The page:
7 research centres lead world-class physics research in Korea

By . Published on 27 February 2014 in:
February 2014, News, , , ,

This article is part of a series of contributions from the AAPPS.
Every two months, articles from the AAPPS Bulletin will be republished in e-EPS.

Established in November 2011, the Institute for Basic Science [IBS] is moving forward to promote and secure creative knowledge for future generations through world-class research in fundamental sciences. Under the leadership of Professor Se-Jung Oh, the president of IBS, the institute is now composed of 20 research centres, the Rare Isotope Science Project which is constructing a heavy-ion accelerator called “RAON”, the National Institute for Mathematical Sciences, and a secretariat. In total, there are more than 900 researchers, students, and supporting staff, with an annual budget of 250 million USD. A brief introduction of the IBS research centres which are dedicated to research in physics follows:

Centre for Underground Physics [CUP]
CUP performs experiments to search directly for weakly interacting massive particles. Also CUP explores the neutrino less double beta decays of Mo-100 isotopes. CUP will achieve its research goals by developing low-temperature sensors with excellent energy resolution and the power to distinguish the signals from the abundant background events. CUP will construct a new underground laboratory deeper than 1,000 meters.

Centre for Theoretical Physics of the Universe [CTPU]
The goal of CTPU is to discover new knowledge in the territories of theoretical particle physics and cosmology, which may be relevant to answering the questions about the fundamental laws of nature and the origin of the universe. The research themes of CTPU include new physics beyond the standard model of particle physics, astroparticle physics associated with the dark side of the universe, early universe cosmology, and the formal or phenomenological aspects of string theories and quantum field theories.

Centre for Axion and Precision Physics Research [CAPP]
CAPP will play a significant role in the axion research community worldwide by establishing a state of the art axion dark matter research program. The research centre will contribute significantly to the proton EDM experiment, as well as to muon g-2 experimental efforts, with a unifying theme of “Precision Physics in Storage Rings.” Theoretical work on axions, strong CP-problem, cosmology, and other current subjects may also complement the experimental effort.

Centre for Artificial Low Dimensional Electronic Systems [CALDES]
The recent development of information technology, which has resulted in devices of nanoscale, has also revealed the fundamental limitations of downsizing. CALDES aims to create atomically controlled materials such as wires, layers, ultra-thin films and devise methods to gain ultimate atomic-scale control over these materials. CALDES plans to discover new types of quantum matter and address the physics issues posed by quantum phase fluctuations, competitions, and orders of low-dimensional electrons.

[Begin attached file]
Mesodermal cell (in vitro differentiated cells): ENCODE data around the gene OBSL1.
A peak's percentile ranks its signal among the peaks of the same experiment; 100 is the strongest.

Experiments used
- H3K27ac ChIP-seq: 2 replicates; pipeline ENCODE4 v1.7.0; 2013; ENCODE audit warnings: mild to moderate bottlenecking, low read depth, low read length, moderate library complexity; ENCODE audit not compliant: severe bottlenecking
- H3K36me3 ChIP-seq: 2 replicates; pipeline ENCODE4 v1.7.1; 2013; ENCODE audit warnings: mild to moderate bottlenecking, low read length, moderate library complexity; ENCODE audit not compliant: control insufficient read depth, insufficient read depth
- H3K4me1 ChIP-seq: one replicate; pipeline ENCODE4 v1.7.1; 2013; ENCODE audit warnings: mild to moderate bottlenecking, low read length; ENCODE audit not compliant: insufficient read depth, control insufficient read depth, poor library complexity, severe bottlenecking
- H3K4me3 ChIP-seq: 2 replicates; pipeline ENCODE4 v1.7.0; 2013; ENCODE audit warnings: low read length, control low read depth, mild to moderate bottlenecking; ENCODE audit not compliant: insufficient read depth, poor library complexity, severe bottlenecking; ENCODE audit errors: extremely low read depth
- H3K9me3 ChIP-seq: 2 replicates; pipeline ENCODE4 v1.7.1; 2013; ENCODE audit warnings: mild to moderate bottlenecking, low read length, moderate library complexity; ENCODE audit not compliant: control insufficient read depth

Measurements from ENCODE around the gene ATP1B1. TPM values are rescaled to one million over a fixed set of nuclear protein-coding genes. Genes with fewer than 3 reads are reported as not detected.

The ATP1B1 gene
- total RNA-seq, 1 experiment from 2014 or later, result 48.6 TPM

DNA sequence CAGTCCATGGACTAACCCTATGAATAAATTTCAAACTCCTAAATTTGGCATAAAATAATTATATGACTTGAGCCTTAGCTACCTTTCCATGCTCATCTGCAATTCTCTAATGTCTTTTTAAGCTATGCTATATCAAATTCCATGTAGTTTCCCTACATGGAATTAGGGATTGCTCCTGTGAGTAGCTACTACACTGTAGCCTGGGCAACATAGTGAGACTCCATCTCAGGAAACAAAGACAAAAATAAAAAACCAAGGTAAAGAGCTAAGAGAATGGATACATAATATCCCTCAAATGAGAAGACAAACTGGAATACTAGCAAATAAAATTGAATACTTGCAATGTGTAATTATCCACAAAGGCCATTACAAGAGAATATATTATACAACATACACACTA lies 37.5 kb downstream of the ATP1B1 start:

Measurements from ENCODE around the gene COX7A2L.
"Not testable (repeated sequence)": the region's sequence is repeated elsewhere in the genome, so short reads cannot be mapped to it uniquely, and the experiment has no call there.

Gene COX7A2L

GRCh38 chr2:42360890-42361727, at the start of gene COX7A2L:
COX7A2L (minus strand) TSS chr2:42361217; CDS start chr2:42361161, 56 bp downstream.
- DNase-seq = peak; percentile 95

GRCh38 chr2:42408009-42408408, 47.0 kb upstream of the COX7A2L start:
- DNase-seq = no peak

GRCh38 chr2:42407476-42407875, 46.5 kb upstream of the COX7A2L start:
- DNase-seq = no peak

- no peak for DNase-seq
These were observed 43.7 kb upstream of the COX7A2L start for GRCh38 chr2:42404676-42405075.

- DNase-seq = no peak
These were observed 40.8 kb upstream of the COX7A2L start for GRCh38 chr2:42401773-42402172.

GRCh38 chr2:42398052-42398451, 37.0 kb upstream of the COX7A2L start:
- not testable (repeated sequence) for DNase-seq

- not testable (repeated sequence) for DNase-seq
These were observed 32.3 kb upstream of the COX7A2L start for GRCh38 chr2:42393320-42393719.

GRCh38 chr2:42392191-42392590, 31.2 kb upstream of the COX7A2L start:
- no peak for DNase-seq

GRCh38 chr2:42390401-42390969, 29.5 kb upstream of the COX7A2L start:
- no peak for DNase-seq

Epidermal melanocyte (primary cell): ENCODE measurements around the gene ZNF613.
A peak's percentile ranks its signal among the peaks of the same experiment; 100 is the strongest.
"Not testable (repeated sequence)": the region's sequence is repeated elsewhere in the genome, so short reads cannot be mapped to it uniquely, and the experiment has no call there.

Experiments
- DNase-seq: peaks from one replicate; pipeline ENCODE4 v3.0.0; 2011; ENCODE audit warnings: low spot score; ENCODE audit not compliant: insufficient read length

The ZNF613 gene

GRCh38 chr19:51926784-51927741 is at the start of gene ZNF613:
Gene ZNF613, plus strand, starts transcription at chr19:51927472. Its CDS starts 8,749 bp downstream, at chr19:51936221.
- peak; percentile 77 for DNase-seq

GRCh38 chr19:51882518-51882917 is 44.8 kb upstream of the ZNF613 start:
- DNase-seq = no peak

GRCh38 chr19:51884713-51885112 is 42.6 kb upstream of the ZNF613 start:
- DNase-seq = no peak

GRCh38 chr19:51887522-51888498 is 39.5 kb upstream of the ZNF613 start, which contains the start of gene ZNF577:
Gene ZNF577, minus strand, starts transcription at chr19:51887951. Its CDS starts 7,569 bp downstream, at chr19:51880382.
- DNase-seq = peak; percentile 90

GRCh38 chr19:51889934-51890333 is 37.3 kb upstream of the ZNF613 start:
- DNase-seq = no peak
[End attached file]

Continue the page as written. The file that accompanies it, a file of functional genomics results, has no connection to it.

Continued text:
Centre for Correlated Electron Systems [CCES]
The primary goal of CCES is to conduct systematic and organized research into oxide based materials of both bulk and thin film forms whose characteristics are either rare or absent in nature. To achieve this goal, CCES is performing systematic fundamental studies on physical phenomena of these strongly correlated materials.

Centre for Integrated Nanostructure Physics [CINAP]
The goals of CINAP are to perform outstanding research in the fields of fundamental and applied physics, with a particular focus given to low-dimensional structures. The research centre aims to establish an interdisciplinary research centre on nanostructures, incorporating condensed matter physics and material science. The CINAP will establish the research fields of synthesis of hybrid nanostructures and their new functional properties, structural analysis, photo-thermoelectric, correlation nanoscopy, and computational modelling.

Centre for Relativistic Laser Science [CoReLS]
CoReLS is examining the fundamental physical processes in atoms, molecules, and plasmas, exploring subatomic entities occurring in an ultra-fast timescale, and developing high-energy, ultra-short particle beams and radiation sources. Sophisticated methods will be developed to manipulate relativistic laser-matter interactions accurately.

The IBS is currently accepting applications for directorship positions in the designated research areas, such as theoretical fundamental physics, and condensed-matter and complex systems theory. More information on the IBS research centres and designated research areas can be found on the IBS website.

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